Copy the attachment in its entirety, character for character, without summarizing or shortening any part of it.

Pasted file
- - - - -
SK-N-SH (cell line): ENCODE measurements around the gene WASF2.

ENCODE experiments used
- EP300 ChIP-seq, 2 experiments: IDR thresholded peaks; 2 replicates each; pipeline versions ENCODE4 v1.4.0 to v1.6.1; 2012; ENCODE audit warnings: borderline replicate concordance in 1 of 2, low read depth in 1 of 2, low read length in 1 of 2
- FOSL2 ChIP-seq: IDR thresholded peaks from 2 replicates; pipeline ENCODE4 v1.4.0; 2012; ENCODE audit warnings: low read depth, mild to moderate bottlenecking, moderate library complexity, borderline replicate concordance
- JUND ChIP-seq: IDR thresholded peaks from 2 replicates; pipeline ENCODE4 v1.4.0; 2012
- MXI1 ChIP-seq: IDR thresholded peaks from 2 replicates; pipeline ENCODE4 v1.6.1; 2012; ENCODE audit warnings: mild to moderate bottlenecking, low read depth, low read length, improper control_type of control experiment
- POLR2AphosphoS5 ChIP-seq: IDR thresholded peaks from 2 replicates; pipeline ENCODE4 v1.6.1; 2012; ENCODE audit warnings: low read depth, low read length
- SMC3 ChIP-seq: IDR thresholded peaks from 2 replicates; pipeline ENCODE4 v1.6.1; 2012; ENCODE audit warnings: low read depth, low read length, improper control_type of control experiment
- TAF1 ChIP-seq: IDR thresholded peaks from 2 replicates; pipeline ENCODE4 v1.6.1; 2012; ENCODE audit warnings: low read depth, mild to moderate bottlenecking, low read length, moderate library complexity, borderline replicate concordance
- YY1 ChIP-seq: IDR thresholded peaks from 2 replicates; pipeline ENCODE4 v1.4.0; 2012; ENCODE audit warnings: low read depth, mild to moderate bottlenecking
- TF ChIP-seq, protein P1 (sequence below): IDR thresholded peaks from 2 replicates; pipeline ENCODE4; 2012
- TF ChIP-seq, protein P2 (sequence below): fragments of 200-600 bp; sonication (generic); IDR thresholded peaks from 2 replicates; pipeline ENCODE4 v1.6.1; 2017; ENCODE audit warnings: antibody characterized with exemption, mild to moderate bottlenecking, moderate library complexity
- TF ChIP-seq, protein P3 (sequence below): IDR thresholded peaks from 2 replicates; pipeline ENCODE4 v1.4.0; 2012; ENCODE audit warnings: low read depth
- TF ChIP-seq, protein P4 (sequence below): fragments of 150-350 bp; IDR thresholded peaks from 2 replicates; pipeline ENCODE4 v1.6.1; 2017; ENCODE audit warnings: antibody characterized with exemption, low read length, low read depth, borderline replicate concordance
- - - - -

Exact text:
SK-N-SH (cell line): ENCODE measurements around the gene WASF2.

ENCODE experiments used
- EP300 ChIP-seq, 2 experiments: IDR thresholded peaks; 2 replicates each; pipeline versions ENCODE4 v1.4.0 to v1.6.1; 2012; ENCODE audit warnings: borderline replicate concordance in 1 of 2, low read depth in 1 of 2, low read length in 1 of 2
- FOSL2 ChIP-seq: IDR thresholded peaks from 2 replicates; pipeline ENCODE4 v1.4.0; 2012; ENCODE audit warnings: low read depth, mild to moderate bottlenecking, moderate library complexity, borderline replicate concordance
- JUND ChIP-seq: IDR thresholded peaks from 2 replicates; pipeline ENCODE4 v1.4.0; 2012
- MXI1 ChIP-seq: IDR thresholded peaks from 2 replicates; pipeline ENCODE4 v1.6.1; 2012; ENCODE audit warnings: mild to moderate bottlenecking, low read depth, low read length, improper control_type of control experiment
- POLR2AphosphoS5 ChIP-seq: IDR thresholded peaks from 2 replicates; pipeline ENCODE4 v1.6.1; 2012; ENCODE audit warnings: low read depth, low read length
- SMC3 ChIP-seq: IDR thresholded peaks from 2 replicates; pipeline ENCODE4 v1.6.1; 2012; ENCODE audit warnings: low read depth, low read length, improper control_type of control experiment
- TAF1 ChIP-seq: IDR thresholded peaks from 2 replicates; pipeline ENCODE4 v1.6.1; 2012; ENCODE audit warnings: low read depth, mild to moderate bottlenecking, low read length, moderate library complexity, borderline replicate concordance
- YY1 ChIP-seq: IDR thresholded peaks from 2 replicates; pipeline ENCODE4 v1.4.0; 2012; ENCODE audit warnings: low read depth, mild to moderate bottlenecking
- TF ChIP-seq, protein P1 (sequence below): IDR thresholded peaks from 2 replicates; pipeline ENCODE4; 2012
- TF ChIP-seq, protein P2 (sequence below): fragments of 200-600 bp; sonication (generic); IDR thresholded peaks from 2 replicates; pipeline ENCODE4 v1.6.1; 2017; ENCODE audit warnings: antibody characterized with exemption, mild to moderate bottlenecking, moderate library complexity
- TF ChIP-seq, protein P3 (sequence below): IDR thresholded peaks from 2 replicates; pipeline ENCODE4 v1.4.0; 2012; ENCODE audit warnings: low read depth
- TF ChIP-seq, protein P4 (sequence below): fragments of 150-350 bp; IDR thresholded peaks from 2 replicates; pipeline ENCODE4 v1.6.1; 2017; ENCODE audit warnings: antibody characterized with exemption, low read length, low read depth, borderline replicate concordance